A United Nations-sponsored gathering of young people from around the world has issued a global call to arms for governments, schools, universities, the media, the entertainment industry, bartenders and youths themselves to take action to improve road safety for young people – who are more likely to be killed by road accidents than any other cause.
Some 400 participants at the World Youth Assembly, a two-day event concluding today at the UN in Geneva, issued a declaration urging young people to “stand up and participate in local, national and international road safety campaigns and programmes.”
They pledged to set their own example for others by taking practical steps, from always wearing seat belts and motorcycle helmets to refraining from speeding or drink driving.
The youth delegates, who spanned at least 100 countries, also called on adults, “our heroes and our mentors… to create a safe environment for us when we are on the road, and to serve as road models for safe traffic behaviour.”
The World Youth Assembly was staged as part of the first ever UN Global Road Safety Week, which has a theme this year focusing on the impact on young people.
A report released last week by the World Health Organization (WHO) found that road traffic crashes have become the leading cause of death for people aged between 10 and 24, with nearly 400,000 people in that age bracket killed every year and millions of others permanently disabled or injured.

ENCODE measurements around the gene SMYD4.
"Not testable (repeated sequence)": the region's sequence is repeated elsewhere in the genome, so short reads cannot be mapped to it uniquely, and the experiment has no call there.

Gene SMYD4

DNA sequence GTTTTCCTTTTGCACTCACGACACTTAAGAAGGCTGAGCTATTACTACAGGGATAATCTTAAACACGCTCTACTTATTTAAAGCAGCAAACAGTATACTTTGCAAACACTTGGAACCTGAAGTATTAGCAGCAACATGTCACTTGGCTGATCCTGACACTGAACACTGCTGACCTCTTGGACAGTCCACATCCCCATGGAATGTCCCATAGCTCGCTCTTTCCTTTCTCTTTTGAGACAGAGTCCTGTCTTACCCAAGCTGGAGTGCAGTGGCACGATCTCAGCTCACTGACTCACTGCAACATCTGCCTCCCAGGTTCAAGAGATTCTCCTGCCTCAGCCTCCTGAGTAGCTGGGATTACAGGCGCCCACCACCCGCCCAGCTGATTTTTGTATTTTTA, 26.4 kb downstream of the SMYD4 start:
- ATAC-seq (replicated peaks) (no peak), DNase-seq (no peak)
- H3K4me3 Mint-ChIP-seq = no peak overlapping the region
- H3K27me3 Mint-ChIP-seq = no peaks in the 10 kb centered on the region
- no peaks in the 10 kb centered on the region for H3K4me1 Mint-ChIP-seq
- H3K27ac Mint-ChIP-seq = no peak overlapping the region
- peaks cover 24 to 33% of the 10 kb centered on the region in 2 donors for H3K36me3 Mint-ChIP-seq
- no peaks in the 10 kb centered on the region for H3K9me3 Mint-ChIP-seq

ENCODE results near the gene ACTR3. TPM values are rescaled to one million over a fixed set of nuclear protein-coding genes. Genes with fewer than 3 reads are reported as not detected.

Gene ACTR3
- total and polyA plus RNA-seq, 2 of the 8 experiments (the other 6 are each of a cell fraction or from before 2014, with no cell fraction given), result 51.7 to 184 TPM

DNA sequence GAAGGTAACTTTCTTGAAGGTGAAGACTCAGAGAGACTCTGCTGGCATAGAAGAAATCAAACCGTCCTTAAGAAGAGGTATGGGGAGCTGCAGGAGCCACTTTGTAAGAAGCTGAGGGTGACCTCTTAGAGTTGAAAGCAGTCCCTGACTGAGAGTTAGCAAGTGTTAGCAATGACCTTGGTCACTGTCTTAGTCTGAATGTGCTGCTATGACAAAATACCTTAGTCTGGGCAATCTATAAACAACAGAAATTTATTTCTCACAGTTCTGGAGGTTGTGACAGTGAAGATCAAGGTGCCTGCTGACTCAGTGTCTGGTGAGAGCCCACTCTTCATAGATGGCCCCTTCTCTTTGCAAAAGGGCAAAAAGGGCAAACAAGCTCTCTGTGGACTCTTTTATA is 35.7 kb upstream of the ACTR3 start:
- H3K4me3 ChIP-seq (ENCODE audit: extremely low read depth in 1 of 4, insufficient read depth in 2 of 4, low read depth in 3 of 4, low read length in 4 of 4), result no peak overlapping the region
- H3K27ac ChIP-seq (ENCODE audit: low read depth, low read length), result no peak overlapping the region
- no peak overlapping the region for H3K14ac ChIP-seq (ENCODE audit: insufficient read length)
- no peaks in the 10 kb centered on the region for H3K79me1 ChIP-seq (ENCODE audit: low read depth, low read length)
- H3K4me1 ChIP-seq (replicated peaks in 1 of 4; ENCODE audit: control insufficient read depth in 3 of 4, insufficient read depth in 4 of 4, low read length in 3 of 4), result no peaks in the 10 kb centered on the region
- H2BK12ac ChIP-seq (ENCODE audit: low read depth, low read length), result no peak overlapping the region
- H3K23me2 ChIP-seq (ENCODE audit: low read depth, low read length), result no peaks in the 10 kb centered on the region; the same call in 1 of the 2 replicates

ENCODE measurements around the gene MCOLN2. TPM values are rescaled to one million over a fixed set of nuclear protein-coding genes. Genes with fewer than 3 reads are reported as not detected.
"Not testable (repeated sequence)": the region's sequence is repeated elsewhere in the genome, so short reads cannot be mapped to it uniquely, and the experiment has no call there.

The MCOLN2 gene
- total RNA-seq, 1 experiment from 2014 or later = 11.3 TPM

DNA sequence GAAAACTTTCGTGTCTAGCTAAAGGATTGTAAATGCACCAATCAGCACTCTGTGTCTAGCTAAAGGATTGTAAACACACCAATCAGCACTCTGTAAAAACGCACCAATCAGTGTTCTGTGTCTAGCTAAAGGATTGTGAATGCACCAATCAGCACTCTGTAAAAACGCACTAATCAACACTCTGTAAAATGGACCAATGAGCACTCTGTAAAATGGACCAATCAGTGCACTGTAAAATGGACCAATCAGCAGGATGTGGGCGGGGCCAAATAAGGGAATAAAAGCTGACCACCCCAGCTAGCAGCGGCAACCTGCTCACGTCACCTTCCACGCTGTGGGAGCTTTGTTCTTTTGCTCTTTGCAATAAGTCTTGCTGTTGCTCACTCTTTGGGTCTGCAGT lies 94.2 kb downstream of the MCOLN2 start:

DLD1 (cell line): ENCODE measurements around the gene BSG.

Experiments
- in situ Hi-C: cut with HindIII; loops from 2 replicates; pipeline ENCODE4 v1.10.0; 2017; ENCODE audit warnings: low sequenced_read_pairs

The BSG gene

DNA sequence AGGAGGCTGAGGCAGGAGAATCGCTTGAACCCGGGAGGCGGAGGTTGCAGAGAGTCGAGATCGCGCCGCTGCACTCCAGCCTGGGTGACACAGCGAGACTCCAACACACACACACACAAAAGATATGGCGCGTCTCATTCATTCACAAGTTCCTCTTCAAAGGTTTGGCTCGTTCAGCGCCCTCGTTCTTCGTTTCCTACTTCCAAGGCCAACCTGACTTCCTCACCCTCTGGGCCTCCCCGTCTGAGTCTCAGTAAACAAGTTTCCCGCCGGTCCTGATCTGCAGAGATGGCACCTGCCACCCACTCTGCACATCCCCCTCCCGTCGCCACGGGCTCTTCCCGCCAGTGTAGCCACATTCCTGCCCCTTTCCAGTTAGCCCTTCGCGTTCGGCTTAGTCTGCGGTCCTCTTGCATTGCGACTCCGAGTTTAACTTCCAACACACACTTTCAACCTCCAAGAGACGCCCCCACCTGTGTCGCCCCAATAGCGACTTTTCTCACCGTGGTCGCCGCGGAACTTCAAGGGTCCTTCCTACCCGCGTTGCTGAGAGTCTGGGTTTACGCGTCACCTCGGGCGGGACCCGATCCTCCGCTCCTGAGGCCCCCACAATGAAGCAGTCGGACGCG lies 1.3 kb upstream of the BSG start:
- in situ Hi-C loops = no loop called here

The overwhelming majority of those deaths occur in low- and middle-income countries, and the report concluded that, on average, the crashes cost such nations more than one per cent of their gross national product (GNP) in health care, material and other expenses.
In an address by video-link to the Geneva gathering, General Assembly President Sheikha Haya Rashed Al Khalifa said there was an “unprecedented” global momentum now on road safety.
The General Assembly has passed a series of resolutions on the issue calling on Member States to implement tougher preventive action, and the UN has also recommended that countries the third Sunday in November each year as a ‘World Day of Remembrance’ for road traffic victims.
Sheikha Haya said she hoped the delegates will be able to use the spotlight from this week’s gathering “to push for greater attention to be paid to road safety within your own countries” and the rest of the world.
“I hope that through your campaign you can convince community leaders, the private sector, NGOs (non-governmental organizations) and civil society, celebrities and the media to take up the challenge and act as role models for the cause,” she said.